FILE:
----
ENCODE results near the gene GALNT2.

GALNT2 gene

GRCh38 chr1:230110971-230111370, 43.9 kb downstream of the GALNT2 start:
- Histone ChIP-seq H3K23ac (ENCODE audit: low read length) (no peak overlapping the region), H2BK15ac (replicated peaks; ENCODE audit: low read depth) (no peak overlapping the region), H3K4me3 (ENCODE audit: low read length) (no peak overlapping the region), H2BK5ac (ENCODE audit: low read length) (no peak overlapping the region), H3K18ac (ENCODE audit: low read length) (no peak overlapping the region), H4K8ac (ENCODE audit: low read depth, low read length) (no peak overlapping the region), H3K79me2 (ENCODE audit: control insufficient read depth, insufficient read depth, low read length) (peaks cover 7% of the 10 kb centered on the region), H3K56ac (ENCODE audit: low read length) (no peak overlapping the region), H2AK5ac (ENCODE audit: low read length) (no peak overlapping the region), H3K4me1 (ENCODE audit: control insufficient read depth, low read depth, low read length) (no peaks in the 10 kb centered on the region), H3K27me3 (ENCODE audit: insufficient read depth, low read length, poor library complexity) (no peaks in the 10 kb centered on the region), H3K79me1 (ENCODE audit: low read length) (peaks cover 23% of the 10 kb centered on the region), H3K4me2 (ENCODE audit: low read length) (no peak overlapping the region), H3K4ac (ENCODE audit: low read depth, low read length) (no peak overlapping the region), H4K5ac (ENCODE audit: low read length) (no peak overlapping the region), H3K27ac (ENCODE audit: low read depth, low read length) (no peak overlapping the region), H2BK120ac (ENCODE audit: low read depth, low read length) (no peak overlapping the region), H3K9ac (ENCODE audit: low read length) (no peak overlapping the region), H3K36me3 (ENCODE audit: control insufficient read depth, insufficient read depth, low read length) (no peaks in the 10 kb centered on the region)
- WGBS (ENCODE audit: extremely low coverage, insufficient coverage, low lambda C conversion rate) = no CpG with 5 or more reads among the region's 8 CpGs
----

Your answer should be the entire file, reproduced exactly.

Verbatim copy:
ENCODE results near the gene GALNT2.

GALNT2 gene

GRCh38 chr1:230110971-230111370, 43.9 kb downstream of the GALNT2 start:
- Histone ChIP-seq H3K23ac (ENCODE audit: low read length) (no peak overlapping the region), H2BK15ac (replicated peaks; ENCODE audit: low read depth) (no peak overlapping the region), H3K4me3 (ENCODE audit: low read length) (no peak overlapping the region), H2BK5ac (ENCODE audit: low read length) (no peak overlapping the region), H3K18ac (ENCODE audit: low read length) (no peak overlapping the region), H4K8ac (ENCODE audit: low read depth, low read length) (no peak overlapping the region), H3K79me2 (ENCODE audit: control insufficient read depth, insufficient read depth, low read length) (peaks cover 7% of the 10 kb centered on the region), H3K56ac (ENCODE audit: low read length) (no peak overlapping the region), H2AK5ac (ENCODE audit: low read length) (no peak overlapping the region), H3K4me1 (ENCODE audit: control insufficient read depth, low read depth, low read length) (no peaks in the 10 kb centered on the region), H3K27me3 (ENCODE audit: insufficient read depth, low read length, poor library complexity) (no peaks in the 10 kb centered on the region), H3K79me1 (ENCODE audit: low read length) (peaks cover 23% of the 10 kb centered on the region), H3K4me2 (ENCODE audit: low read length) (no peak overlapping the region), H3K4ac (ENCODE audit: low read depth, low read length) (no peak overlapping the region), H4K5ac (ENCODE audit: low read length) (no peak overlapping the region), H3K27ac (ENCODE audit: low read depth, low read length) (no peak overlapping the region), H2BK120ac (ENCODE audit: low read depth, low read length) (no peak overlapping the region), H3K9ac (ENCODE audit: low read length) (no peak overlapping the region), H3K36me3 (ENCODE audit: control insufficient read depth, insufficient read depth, low read length) (no peaks in the 10 kb centered on the region)
- WGBS (ENCODE audit: extremely low coverage, insufficient coverage, low lambda C conversion rate) = no CpG with 5 or more reads among the region's 8 CpGs